Watson noted it takes six votes or a super majority to suspend the rules, so the motion for immediate consideration failed.

He said the proposed ordinance will remain on the agenda.

That same five to three vote is more than enough to pass the bill should everyone vote the same way again.

The third and final vote is scheduled for the first week in June.

Watson said that almost every city in the area has a similar solicitor permit requirement but that Maumelle has been more vigilant in enforcing the law than anyone else.

Williams said he was convinced the ordinance is a deterrent to crime because it requires solicitors to go through the background check and prohibits them from coming to town and going door to door just to see who is at home and being able to scout out potential targets.

In other business the council heard from an Entergy district manager Ron Harris about the recent electric outages. He said it was a combination of factors that led to the most recent outages.

Several aldermen asked if new transmission lines weren’t planned to be installed that would make outages less frequent.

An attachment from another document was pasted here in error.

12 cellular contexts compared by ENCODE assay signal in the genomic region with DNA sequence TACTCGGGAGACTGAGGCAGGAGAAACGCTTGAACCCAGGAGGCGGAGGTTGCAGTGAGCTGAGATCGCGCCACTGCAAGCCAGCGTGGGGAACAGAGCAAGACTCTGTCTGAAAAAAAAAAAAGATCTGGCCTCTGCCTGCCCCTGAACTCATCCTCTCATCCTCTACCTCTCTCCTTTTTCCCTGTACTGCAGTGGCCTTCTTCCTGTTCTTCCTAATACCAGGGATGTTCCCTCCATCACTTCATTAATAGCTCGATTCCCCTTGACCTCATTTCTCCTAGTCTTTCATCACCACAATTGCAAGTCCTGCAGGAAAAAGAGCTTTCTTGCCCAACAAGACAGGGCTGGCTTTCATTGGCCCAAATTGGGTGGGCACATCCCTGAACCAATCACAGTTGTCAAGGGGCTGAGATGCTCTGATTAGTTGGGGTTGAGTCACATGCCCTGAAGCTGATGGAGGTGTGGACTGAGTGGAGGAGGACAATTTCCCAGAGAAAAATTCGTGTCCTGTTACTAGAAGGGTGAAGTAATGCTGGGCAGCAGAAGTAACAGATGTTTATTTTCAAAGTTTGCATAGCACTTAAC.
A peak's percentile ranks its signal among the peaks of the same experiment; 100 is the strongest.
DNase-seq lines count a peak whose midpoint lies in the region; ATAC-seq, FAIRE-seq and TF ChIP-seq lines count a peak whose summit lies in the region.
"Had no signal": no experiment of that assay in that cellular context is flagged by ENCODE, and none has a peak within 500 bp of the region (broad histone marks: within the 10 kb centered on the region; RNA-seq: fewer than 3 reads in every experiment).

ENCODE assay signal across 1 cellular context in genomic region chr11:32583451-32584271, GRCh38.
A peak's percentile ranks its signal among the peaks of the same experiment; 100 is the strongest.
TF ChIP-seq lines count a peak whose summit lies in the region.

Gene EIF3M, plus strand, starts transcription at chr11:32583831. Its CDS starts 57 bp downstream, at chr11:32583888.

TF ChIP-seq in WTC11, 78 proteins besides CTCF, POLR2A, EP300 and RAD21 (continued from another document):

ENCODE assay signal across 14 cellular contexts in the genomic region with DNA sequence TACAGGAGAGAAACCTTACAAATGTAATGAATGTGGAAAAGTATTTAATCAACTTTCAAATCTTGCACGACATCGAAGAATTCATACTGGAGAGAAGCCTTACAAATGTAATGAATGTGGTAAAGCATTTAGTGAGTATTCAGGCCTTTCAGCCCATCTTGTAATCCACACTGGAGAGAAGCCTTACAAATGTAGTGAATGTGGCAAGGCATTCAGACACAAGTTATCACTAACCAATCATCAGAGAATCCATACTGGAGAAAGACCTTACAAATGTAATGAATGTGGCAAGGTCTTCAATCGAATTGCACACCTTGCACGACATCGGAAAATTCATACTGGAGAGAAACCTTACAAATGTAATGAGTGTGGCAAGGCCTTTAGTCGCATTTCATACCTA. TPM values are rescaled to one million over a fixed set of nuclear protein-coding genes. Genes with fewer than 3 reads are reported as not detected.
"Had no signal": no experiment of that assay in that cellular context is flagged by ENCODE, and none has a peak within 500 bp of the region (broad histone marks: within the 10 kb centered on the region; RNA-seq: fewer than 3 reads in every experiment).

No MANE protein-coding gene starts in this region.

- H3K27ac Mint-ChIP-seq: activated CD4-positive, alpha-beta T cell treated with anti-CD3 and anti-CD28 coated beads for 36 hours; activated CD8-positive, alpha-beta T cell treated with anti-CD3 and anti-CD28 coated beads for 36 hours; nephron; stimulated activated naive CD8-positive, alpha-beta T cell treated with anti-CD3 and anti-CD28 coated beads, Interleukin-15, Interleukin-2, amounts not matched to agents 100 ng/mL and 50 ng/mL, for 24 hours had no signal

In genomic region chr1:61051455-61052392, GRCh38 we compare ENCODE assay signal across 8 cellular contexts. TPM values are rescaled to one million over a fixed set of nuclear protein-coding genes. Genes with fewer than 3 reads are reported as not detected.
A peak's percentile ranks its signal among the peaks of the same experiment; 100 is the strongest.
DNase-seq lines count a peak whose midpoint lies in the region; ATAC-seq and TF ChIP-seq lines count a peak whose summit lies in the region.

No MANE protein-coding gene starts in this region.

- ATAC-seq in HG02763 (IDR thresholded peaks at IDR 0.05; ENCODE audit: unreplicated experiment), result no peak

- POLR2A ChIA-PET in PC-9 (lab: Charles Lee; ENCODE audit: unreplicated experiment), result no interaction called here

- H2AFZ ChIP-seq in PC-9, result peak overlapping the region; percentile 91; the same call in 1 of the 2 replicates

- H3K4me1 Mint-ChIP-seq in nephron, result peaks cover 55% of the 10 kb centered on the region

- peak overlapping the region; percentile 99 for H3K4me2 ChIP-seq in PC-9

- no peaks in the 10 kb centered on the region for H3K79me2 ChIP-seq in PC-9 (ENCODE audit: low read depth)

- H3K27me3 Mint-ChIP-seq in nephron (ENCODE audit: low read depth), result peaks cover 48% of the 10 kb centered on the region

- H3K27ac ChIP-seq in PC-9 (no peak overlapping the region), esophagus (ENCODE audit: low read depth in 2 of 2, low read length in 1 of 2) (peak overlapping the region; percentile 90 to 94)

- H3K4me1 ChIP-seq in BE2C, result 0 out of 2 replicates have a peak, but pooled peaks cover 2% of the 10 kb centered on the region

Harris said the $1.5 million project to upgrade t he Morgan substation with new lines is complete but it was also compromised by a series of unfortunate factors during the last outage.

But while he was there alderman Burch Johnson asked about replacing street lights in Maumelle noting several lights have been out for years and some parts of the city are especially dark.

Harris said it was a combination of issues. The old street lights in Maumelle are mercury vapor lights which are outdated and have inherent problems — like slow to turn on and getting dimmer as they age.

But another issue is that homeowners have landscaped their yards and covered up important boxes at the base of the lights which cause them to not operate or to operate improperly, he said.

The plan is to shift all Maumelle street lights to the new lights with the black posts similar to those on Country Club Parkway, Harris said. But they are expensive and Entergy is replacing the old ones as they wear out. The new lights are high pressure sodium lights he said and glow brighter with an orange tint. Before long everything will switch to LED lighting which is much better but it’ll take some time, he said.

Harvey Durham was appointed to the Maumelle Civil Service Commission after a vote by the council. The position was advertised bu Durham was the only applicant, Watson said.

And the council confirmed Mayor Watson’s appointment of John Shram to another term on the Maumelle Public Facilities Board. The current board made the recommendation to the mayor.